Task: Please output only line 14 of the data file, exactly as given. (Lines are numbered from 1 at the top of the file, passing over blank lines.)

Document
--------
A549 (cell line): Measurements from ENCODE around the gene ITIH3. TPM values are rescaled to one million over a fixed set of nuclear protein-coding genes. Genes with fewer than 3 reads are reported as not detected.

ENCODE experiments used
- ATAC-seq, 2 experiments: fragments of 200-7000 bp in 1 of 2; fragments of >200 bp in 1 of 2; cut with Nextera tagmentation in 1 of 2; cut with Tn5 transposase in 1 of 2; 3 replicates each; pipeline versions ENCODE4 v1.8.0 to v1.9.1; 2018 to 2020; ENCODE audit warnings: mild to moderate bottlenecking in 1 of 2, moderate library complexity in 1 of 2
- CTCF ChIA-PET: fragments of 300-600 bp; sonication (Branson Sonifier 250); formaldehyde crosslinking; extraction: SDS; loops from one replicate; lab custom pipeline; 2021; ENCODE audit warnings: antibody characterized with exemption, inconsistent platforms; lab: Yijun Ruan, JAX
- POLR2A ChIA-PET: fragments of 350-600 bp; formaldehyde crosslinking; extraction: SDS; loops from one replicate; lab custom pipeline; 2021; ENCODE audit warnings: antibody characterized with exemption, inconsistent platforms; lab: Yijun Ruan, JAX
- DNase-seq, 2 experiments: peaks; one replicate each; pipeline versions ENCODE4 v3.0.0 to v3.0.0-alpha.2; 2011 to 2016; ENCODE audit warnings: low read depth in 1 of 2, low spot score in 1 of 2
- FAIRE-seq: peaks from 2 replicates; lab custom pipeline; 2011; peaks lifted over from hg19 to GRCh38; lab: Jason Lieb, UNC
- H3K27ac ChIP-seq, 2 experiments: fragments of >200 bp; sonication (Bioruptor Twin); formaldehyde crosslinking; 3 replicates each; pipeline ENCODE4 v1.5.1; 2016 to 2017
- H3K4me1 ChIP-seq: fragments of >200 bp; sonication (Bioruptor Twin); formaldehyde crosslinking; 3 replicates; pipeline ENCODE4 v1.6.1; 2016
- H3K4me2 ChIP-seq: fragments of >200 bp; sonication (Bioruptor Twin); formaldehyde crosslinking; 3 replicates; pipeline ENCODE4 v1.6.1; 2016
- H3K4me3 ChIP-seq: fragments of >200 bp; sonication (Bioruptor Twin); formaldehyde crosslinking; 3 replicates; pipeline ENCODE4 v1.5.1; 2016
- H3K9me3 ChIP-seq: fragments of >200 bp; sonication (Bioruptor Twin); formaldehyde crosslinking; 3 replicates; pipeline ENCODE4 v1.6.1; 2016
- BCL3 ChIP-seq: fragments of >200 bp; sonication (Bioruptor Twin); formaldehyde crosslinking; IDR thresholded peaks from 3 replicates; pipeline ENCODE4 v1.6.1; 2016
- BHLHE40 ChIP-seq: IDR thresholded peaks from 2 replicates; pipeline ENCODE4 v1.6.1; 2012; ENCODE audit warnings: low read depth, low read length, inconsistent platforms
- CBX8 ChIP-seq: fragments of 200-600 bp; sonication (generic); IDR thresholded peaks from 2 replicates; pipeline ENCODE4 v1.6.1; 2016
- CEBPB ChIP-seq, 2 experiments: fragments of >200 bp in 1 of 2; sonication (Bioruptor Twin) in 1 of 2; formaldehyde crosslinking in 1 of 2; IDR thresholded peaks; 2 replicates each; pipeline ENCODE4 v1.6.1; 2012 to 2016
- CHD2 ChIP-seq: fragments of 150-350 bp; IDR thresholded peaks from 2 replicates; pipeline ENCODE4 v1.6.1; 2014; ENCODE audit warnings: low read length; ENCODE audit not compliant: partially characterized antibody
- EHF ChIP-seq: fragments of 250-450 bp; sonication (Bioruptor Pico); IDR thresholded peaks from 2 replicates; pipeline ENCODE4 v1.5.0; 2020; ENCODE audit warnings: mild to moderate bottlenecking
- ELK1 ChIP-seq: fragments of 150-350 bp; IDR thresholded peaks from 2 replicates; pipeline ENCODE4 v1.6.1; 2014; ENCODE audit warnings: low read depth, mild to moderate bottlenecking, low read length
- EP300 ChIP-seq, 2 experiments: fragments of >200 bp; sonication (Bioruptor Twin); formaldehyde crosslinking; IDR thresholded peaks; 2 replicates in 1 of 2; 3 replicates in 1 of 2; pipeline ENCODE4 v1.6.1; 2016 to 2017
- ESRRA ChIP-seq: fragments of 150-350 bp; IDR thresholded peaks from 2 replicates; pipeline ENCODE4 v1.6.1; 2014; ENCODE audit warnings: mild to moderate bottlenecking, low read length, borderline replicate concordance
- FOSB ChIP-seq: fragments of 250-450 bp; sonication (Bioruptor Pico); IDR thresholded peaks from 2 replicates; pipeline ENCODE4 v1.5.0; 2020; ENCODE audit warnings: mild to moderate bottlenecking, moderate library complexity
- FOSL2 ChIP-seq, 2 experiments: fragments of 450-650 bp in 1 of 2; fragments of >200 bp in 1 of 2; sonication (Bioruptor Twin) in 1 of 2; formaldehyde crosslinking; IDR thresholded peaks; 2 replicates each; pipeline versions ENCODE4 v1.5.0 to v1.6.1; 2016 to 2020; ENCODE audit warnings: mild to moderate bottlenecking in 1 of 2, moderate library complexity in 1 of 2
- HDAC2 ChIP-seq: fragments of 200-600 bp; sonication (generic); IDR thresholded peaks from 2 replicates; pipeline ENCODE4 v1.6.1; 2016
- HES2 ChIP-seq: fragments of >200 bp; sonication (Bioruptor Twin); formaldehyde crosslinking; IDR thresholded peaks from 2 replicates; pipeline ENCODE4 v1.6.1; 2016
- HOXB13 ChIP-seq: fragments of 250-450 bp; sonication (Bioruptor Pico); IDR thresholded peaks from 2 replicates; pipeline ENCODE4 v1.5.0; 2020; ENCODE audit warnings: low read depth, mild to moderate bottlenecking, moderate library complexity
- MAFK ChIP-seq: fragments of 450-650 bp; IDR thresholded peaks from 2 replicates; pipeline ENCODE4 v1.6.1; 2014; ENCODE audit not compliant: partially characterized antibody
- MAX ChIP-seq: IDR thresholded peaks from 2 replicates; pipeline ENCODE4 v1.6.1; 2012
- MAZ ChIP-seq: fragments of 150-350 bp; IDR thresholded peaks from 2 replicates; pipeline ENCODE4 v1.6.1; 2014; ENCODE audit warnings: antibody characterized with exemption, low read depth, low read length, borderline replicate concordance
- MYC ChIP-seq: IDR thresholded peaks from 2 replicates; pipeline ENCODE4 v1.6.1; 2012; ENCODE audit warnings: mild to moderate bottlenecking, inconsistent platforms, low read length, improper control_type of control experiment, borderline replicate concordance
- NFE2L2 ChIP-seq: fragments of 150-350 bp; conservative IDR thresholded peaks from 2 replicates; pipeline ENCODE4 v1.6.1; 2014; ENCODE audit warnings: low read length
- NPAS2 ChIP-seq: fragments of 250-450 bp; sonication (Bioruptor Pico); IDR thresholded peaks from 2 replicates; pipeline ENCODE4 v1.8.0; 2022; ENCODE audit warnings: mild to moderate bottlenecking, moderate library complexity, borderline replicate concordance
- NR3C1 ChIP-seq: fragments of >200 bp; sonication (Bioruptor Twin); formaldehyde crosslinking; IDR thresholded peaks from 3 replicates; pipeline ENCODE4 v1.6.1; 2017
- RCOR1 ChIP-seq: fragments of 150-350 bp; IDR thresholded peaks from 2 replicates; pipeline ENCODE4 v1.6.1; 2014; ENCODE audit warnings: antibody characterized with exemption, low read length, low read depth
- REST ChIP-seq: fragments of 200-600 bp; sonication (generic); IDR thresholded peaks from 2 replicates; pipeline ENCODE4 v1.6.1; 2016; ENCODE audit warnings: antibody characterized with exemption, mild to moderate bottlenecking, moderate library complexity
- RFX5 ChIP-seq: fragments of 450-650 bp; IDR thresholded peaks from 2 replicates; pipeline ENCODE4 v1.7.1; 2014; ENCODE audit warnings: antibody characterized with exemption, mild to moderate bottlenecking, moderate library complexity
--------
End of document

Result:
- BHLHE40 ChIP-seq: IDR thresholded peaks from 2 replicates; pipeline ENCODE4 v1.6.1; 2012; ENCODE audit warnings: low read depth, low read length, inconsistent platforms